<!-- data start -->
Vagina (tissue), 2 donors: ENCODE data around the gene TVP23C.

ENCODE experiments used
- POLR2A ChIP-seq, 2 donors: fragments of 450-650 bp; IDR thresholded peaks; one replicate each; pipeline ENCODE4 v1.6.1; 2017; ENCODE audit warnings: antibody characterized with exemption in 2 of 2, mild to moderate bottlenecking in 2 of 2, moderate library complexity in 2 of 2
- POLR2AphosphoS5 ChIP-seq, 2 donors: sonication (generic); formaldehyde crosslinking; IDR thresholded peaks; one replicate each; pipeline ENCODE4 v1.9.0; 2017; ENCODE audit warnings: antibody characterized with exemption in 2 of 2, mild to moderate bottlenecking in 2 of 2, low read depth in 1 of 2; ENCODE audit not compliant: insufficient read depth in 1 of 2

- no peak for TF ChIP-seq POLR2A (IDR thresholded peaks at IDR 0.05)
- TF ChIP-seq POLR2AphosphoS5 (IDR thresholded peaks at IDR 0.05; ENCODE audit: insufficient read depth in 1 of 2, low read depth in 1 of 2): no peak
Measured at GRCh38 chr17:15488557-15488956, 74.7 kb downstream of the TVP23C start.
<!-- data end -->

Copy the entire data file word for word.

Vagina (tissue), 2 donors: ENCODE data around the gene TVP23C.

ENCODE experiments used
- POLR2A ChIP-seq, 2 donors: fragments of 450-650 bp; IDR thresholded peaks; one replicate each; pipeline ENCODE4 v1.6.1; 2017; ENCODE audit warnings: antibody characterized with exemption in 2 of 2, mild to moderate bottlenecking in 2 of 2, moderate library complexity in 2 of 2
- POLR2AphosphoS5 ChIP-seq, 2 donors: sonication (generic); formaldehyde crosslinking; IDR thresholded peaks; one replicate each; pipeline ENCODE4 v1.9.0; 2017; ENCODE audit warnings: antibody characterized with exemption in 2 of 2, mild to moderate bottlenecking in 2 of 2, low read depth in 1 of 2; ENCODE audit not compliant: insufficient read depth in 1 of 2

- no peak for TF ChIP-seq POLR2A (IDR thresholded peaks at IDR 0.05)
- TF ChIP-seq POLR2AphosphoS5 (IDR thresholded peaks at IDR 0.05; ENCODE audit: insufficient read depth in 1 of 2, low read depth in 1 of 2): no peak
Measured at GRCh38 chr17:15488557-15488956, 74.7 kb downstream of the TVP23C start.